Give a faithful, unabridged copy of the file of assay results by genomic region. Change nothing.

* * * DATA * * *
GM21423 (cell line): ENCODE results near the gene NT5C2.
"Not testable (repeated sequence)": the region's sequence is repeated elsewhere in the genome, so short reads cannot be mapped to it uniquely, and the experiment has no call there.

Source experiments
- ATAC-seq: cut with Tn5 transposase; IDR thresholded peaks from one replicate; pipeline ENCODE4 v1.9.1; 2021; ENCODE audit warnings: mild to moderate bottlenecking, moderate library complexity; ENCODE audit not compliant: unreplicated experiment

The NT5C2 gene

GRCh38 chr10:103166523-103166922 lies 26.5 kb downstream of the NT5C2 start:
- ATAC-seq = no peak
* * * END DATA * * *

GM21423 (cell line): ENCODE results near the gene NT5C2.
"Not testable (repeated sequence)": the region's sequence is repeated elsewhere in the genome, so short reads cannot be mapped to it uniquely, and the experiment has no call there.

Source experiments
- ATAC-seq: cut with Tn5 transposase; IDR thresholded peaks from one replicate; pipeline ENCODE4 v1.9.1; 2021; ENCODE audit warnings: mild to moderate bottlenecking, moderate library complexity; ENCODE audit not compliant: unreplicated experiment

The NT5C2 gene

GRCh38 chr10:103166523-103166922 lies 26.5 kb downstream of the NT5C2 start:
- ATAC-seq = no peak